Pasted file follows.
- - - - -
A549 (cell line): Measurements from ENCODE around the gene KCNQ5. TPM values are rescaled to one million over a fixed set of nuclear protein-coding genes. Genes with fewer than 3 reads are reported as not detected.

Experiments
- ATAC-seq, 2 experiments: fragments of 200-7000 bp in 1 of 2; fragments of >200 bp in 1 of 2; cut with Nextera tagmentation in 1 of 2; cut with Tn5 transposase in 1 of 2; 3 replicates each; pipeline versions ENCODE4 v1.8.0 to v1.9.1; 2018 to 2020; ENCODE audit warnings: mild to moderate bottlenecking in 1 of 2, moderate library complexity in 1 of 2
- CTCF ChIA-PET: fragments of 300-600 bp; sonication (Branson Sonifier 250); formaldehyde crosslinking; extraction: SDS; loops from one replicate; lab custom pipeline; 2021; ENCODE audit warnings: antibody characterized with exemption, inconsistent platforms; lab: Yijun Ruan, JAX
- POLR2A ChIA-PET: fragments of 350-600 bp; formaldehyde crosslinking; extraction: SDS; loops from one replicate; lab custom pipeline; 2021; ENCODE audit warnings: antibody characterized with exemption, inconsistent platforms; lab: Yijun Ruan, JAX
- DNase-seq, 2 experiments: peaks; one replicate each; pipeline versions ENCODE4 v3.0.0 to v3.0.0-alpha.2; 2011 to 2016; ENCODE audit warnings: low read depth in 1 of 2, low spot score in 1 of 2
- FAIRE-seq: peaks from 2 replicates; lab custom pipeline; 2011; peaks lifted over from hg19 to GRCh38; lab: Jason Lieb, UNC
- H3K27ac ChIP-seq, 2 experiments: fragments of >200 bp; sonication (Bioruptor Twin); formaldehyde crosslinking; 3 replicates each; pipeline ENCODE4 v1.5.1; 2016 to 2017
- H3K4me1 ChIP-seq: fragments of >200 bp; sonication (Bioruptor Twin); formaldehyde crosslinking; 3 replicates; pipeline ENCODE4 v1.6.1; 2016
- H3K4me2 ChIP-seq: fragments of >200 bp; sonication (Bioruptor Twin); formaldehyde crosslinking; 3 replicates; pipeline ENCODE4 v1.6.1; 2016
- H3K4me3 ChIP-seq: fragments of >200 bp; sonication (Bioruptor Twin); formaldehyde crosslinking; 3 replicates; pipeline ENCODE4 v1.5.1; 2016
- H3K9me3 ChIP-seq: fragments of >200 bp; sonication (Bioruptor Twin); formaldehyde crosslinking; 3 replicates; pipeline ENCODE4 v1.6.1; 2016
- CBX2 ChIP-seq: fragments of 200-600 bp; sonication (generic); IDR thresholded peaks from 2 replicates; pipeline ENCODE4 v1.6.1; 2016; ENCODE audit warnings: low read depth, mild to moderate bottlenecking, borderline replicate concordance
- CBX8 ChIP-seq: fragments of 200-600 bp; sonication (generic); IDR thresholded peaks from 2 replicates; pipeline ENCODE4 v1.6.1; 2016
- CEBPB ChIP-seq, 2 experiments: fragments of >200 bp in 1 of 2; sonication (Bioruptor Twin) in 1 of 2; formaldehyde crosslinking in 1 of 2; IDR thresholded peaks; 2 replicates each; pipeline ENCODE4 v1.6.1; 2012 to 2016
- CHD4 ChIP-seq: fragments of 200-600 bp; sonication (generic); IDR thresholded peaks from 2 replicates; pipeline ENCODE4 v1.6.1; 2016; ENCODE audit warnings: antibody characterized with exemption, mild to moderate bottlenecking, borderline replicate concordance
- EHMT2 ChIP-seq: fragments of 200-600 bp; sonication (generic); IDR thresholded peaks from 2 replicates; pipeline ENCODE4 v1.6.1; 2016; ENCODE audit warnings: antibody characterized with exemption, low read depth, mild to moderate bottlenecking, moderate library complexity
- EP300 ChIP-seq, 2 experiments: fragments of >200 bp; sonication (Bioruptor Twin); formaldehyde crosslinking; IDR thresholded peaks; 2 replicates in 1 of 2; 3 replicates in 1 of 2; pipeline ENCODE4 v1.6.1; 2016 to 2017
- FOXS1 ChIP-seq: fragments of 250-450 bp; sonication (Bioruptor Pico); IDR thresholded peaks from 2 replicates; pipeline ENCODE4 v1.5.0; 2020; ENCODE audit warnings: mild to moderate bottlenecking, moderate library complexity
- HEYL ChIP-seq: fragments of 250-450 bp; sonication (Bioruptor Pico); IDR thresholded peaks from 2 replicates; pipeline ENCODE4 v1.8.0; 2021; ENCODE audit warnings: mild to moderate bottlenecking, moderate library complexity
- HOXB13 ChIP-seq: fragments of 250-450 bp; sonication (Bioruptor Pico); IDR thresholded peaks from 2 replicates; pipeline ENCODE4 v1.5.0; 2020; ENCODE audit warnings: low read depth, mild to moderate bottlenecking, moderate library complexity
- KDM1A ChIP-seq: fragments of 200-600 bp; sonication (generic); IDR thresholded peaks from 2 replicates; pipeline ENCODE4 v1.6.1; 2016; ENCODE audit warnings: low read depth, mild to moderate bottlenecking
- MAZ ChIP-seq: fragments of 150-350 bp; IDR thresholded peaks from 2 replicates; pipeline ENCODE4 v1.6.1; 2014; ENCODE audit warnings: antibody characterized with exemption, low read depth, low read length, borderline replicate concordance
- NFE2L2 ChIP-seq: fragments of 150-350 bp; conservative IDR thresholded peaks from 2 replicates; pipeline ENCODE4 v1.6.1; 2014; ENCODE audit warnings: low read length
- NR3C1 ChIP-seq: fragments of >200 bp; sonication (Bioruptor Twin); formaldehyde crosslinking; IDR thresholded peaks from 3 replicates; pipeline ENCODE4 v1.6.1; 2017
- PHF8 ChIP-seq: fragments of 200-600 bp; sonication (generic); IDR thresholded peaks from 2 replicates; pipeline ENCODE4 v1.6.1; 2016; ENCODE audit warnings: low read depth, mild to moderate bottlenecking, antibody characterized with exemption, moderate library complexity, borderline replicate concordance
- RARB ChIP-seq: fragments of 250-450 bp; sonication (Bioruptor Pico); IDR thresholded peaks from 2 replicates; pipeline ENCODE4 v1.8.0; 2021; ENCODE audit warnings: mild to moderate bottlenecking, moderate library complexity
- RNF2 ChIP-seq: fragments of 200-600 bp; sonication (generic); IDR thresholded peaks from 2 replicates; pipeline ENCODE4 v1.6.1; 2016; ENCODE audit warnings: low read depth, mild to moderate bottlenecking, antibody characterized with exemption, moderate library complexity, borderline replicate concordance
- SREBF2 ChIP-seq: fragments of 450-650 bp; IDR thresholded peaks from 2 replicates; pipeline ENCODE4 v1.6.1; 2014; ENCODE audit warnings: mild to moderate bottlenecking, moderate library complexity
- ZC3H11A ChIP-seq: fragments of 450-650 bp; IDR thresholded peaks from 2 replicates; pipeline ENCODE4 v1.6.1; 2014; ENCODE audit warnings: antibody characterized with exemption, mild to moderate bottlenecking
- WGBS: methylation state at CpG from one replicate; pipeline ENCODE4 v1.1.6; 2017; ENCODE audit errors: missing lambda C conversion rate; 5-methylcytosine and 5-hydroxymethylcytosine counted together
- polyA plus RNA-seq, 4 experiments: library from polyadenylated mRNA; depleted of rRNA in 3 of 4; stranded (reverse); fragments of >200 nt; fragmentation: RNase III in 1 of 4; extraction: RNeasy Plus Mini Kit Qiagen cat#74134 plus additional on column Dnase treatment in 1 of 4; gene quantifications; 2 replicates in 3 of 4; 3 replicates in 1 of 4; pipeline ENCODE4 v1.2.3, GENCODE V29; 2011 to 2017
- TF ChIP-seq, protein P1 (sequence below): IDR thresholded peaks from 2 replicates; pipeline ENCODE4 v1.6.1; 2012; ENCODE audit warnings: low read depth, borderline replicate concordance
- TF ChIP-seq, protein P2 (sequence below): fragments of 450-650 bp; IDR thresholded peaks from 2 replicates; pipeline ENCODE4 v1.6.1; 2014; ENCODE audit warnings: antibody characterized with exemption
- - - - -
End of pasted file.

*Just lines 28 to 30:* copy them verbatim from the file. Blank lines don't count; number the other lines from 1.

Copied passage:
- RNF2 ChIP-seq: fragments of 200-600 bp; sonication (generic); IDR thresholded peaks from 2 replicates; pipeline ENCODE4 v1.6.1; 2016; ENCODE audit warnings: low read depth, mild to moderate bottlenecking, antibody characterized with exemption, moderate library complexity, borderline replicate concordance
- SREBF2 ChIP-seq: fragments of 450-650 bp; IDR thresholded peaks from 2 replicates; pipeline ENCODE4 v1.6.1; 2014; ENCODE audit warnings: mild to moderate bottlenecking, moderate library complexity
- ZC3H11A ChIP-seq: fragments of 450-650 bp; IDR thresholded peaks from 2 replicates; pipeline ENCODE4 v1.6.1; 2014; ENCODE audit warnings: antibody characterized with exemption, mild to moderate bottlenecking